Three weeks after his suspension, Coppolella told ESPN.com he was “embarrassed” by his actions and, in a lengthy email, issued an apology similar to the one he provided this weekend to The Athletic.
“To those in the baseball industry, including employees of the Braves and other organizations who feel I was in any way disrespectful or dishonest, I apologize,” Coppolella said in his 2017 statement. “To the Commissioner’s Office, who spent many extra hours dealing with such an unfortunate situation, please accept my apology. To the Braves fans and to those in the front office who supported me throughout my time as a General Manager, please know that I understand and accept your anger and frustration. To my family, who has stood by my side through this entire ordeal, I love you so much and I am sorry for the pain my actions have caused you.
“I have learned the lesson of a lifetime, as my mistakes have cost me my dream job and my future in the game that I love. I hope that other people, regardless of their profession, use this as a cautionary tale when making their own business decisions. I have been disgraced and humbled, and I will strive for the rest of my life to live honorably so that this is not my defining moment.”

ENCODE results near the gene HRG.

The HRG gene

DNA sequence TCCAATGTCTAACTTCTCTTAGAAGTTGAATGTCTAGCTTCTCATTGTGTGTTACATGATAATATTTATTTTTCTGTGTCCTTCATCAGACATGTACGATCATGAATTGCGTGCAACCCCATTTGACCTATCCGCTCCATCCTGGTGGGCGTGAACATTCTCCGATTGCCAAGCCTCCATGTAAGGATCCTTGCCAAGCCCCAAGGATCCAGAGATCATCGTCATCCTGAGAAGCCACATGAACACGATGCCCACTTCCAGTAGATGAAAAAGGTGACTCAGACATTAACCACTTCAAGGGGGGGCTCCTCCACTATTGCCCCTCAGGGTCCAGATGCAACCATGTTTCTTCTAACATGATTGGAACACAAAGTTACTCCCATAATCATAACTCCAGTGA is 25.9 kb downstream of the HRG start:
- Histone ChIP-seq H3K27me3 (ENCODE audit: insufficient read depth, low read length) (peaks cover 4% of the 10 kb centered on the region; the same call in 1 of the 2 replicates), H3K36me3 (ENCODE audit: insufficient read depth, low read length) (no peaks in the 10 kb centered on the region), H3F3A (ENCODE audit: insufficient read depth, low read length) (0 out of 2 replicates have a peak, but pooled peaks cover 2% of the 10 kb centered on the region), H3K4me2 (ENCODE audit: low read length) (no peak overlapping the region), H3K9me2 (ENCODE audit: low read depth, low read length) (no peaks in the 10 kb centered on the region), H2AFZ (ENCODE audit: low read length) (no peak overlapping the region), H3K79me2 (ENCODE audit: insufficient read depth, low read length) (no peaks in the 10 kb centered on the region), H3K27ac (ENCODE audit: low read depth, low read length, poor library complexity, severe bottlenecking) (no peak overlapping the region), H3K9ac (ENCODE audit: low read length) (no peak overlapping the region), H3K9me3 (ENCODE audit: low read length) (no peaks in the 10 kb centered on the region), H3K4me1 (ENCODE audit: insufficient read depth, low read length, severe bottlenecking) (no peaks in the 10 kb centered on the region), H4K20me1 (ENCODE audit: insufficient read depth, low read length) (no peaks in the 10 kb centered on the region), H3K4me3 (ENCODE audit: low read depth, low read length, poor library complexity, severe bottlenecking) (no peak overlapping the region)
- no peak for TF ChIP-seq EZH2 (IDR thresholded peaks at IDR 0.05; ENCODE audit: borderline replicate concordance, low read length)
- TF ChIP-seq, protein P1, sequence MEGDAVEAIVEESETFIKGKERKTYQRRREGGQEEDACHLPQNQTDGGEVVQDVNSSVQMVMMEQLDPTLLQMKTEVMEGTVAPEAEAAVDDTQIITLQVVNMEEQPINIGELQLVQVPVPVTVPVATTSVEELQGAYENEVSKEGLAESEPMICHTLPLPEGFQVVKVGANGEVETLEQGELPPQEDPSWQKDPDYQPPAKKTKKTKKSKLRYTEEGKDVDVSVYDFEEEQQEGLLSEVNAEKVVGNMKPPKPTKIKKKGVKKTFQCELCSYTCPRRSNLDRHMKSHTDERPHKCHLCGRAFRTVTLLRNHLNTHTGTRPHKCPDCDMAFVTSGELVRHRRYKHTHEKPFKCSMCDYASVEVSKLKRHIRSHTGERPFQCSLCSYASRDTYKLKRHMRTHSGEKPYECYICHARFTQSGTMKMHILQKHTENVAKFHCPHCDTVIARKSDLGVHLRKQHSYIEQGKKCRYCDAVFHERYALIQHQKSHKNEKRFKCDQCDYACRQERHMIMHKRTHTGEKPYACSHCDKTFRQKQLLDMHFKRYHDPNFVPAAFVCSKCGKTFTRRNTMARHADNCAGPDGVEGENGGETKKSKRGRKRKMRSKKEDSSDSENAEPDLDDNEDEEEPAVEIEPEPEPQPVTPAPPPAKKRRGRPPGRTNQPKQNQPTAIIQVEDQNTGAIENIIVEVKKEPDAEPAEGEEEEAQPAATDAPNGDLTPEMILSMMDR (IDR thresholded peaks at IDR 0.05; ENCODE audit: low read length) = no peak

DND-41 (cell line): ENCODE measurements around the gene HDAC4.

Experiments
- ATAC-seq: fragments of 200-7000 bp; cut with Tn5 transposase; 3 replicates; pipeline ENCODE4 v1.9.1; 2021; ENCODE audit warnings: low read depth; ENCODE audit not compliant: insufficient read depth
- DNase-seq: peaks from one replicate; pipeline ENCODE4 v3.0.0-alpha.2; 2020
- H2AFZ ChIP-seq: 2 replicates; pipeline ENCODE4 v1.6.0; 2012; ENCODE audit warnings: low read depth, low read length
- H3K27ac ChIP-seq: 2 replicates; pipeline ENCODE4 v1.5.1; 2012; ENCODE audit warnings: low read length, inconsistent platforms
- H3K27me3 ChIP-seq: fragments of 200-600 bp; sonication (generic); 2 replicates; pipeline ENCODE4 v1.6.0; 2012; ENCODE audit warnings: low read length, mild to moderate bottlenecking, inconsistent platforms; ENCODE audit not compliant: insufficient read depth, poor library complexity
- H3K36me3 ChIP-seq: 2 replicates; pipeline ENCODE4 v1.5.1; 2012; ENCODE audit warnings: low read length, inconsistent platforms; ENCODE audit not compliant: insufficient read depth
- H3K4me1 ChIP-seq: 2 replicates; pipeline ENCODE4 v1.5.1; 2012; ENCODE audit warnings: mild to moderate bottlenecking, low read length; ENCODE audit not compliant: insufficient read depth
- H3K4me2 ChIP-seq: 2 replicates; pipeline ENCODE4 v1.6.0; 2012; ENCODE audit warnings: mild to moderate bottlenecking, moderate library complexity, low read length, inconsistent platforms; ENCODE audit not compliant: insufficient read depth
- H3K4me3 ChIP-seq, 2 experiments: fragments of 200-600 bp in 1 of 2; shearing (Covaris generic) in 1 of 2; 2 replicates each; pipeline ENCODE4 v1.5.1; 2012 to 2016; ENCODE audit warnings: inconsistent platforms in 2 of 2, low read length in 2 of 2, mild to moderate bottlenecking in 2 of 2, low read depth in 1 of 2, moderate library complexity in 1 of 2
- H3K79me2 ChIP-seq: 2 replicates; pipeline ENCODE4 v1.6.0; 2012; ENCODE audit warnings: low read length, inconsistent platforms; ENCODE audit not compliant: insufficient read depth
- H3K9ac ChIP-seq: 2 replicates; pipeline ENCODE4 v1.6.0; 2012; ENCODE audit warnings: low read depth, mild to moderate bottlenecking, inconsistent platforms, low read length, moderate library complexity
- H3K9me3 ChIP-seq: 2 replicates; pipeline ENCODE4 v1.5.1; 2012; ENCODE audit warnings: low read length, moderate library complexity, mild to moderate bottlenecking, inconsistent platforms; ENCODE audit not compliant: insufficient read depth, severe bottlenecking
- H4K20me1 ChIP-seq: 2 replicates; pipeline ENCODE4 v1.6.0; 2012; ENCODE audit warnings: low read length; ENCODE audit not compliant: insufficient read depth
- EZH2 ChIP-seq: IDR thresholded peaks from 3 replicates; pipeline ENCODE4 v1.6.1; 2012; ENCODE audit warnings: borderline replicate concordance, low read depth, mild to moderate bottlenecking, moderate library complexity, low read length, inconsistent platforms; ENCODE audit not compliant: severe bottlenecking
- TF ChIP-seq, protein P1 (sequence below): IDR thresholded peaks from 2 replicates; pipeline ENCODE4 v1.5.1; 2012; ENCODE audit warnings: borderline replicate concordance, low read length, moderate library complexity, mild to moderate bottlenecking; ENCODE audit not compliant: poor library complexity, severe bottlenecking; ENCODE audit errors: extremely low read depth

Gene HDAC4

Coppolella has not worked in sports in any capacity since his suspension. He is currently the head of talent acquisition for Capital Vacations, a time-share company based in South Carolina.
He’d previously spent several years as senior vice president for Diamond Resorts, a time-share company located in Orlando, Fla. In his time out of the game, he also earned an MBA in finance from the University of Florida and graduated in 2022 with the “highest honors,” according to his LinkedIn page.
But is he now about to “graduate” from his banishment and return to that “game I love”? That’s a mystery that will be played out in the weeks and months ahead.
‘A failed system’: A corrupt process exploits Dominican baseball prospects
(Photo of John Coppolella in 2015: Alex Brandon / Associated Press)